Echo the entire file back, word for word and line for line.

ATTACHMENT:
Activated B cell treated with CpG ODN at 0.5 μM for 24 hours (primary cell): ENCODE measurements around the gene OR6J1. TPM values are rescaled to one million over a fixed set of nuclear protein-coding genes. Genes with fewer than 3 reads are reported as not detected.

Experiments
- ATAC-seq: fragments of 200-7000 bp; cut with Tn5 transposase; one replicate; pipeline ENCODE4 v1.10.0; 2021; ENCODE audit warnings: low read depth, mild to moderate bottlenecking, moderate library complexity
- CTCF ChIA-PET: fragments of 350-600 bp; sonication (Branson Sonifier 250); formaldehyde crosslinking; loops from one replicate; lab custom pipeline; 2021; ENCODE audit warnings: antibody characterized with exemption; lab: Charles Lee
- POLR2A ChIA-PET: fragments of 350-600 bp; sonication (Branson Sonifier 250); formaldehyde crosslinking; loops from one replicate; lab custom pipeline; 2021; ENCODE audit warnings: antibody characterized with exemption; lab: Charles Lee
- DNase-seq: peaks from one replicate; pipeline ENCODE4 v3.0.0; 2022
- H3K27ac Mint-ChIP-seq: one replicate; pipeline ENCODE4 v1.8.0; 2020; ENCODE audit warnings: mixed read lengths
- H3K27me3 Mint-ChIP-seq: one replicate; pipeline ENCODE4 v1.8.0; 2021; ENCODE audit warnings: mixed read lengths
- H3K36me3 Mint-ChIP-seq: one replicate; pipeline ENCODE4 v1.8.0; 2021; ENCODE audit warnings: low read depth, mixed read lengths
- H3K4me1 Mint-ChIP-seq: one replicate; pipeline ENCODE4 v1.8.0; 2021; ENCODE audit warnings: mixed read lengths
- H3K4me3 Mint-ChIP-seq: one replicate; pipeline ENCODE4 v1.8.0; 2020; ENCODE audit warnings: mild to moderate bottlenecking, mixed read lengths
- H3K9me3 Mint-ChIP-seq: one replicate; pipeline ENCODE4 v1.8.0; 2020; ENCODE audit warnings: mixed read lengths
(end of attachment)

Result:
Activated B cell treated with CpG ODN at 0.5 μM for 24 hours (primary cell): ENCODE measurements around the gene OR6J1. TPM values are rescaled to one million over a fixed set of nuclear protein-coding genes. Genes with fewer than 3 reads are reported as not detected.

Experiments
- ATAC-seq: fragments of 200-7000 bp; cut with Tn5 transposase; one replicate; pipeline ENCODE4 v1.10.0; 2021; ENCODE audit warnings: low read depth, mild to moderate bottlenecking, moderate library complexity
- CTCF ChIA-PET: fragments of 350-600 bp; sonication (Branson Sonifier 250); formaldehyde crosslinking; loops from one replicate; lab custom pipeline; 2021; ENCODE audit warnings: antibody characterized with exemption; lab: Charles Lee
- POLR2A ChIA-PET: fragments of 350-600 bp; sonication (Branson Sonifier 250); formaldehyde crosslinking; loops from one replicate; lab custom pipeline; 2021; ENCODE audit warnings: antibody characterized with exemption; lab: Charles Lee
- DNase-seq: peaks from one replicate; pipeline ENCODE4 v3.0.0; 2022
- H3K27ac Mint-ChIP-seq: one replicate; pipeline ENCODE4 v1.8.0; 2020; ENCODE audit warnings: mixed read lengths
- H3K27me3 Mint-ChIP-seq: one replicate; pipeline ENCODE4 v1.8.0; 2021; ENCODE audit warnings: mixed read lengths
- H3K36me3 Mint-ChIP-seq: one replicate; pipeline ENCODE4 v1.8.0; 2021; ENCODE audit warnings: low read depth, mixed read lengths
- H3K4me1 Mint-ChIP-seq: one replicate; pipeline ENCODE4 v1.8.0; 2021; ENCODE audit warnings: mixed read lengths
- H3K4me3 Mint-ChIP-seq: one replicate; pipeline ENCODE4 v1.8.0; 2020; ENCODE audit warnings: mild to moderate bottlenecking, mixed read lengths
- H3K9me3 Mint-ChIP-seq: one replicate; pipeline ENCODE4 v1.8.0; 2020; ENCODE audit warnings: mixed read lengths